With Autism Acceptance Month in mind and my previous post on 'Employable Me' featuring topics around autism, I came across these beautiful videos from Apple reminding us "how important it is to ensure everyone with a voice can be heard".
It is amazing to see devices helping individuals communicate. More importantly how simple the process is.
With many advances on apps for health it is clearly a trend in the healthcare market and a future for the medical device industry.
As Emily Willingham says "the cost of an iPad, for example, is a fraction of what the cluncky visual-keyboard-based "talkers" cost, not to mention far more accessible for many people than battling, over and over again, with the insurance company to even acquire a "talker"".
If these videos provide nothing else, they give a beautiful insight into a world many of us would have never have seen, let alone understood. Both videos, but particularly Dillan's Path, brought a very large tear to my eye and for me, anything that thought provoking about our world is worth sharing.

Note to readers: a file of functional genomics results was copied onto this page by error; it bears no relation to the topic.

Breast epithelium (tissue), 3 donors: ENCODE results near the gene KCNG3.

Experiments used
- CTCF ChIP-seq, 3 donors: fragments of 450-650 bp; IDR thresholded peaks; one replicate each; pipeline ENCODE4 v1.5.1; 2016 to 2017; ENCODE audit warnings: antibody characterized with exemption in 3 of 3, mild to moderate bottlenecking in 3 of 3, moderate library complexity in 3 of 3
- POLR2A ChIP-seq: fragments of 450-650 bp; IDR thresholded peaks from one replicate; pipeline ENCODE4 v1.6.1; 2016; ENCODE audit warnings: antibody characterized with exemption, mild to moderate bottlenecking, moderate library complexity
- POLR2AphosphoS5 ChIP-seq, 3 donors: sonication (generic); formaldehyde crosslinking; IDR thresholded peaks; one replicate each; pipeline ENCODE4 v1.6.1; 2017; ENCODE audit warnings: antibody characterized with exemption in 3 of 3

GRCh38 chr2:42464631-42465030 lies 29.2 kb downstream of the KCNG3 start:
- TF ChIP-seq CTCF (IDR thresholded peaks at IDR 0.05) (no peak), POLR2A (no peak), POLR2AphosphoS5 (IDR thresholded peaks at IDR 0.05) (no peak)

Although probably impossibly difficult to predict, I know I'm excited about what the future holds for devices in healthcare; What do you think should be next for the tech health care giants such as Apple?
Dillan's Voice can be viewed at:
Dillan's Path can be viewed at:
Two-minute segment depicts Dillan, an autistic teen, using his iPad (natch) to communicate (with what some online commenters have suggested is facilitated communication; more on that here). The video quotes him as saying: "All my life, I wanted so badly to connect with people but they couldn’t understand because I had no way to communicate." Of course, the communication tool being highlighted is the iPad. That might seem like craven pandering to sell a product (disclosure: I have family members who work for Apple), but the fact is that the benefits of the iPad for autistic people are immeasurable. The cost of an iPad, for example, is a fraction of what the clunky visual-keyboard-based “talkers” cost, not to mention far more accessible for many people than battling, over and over again, with the insurance company to even acquire a “talker.”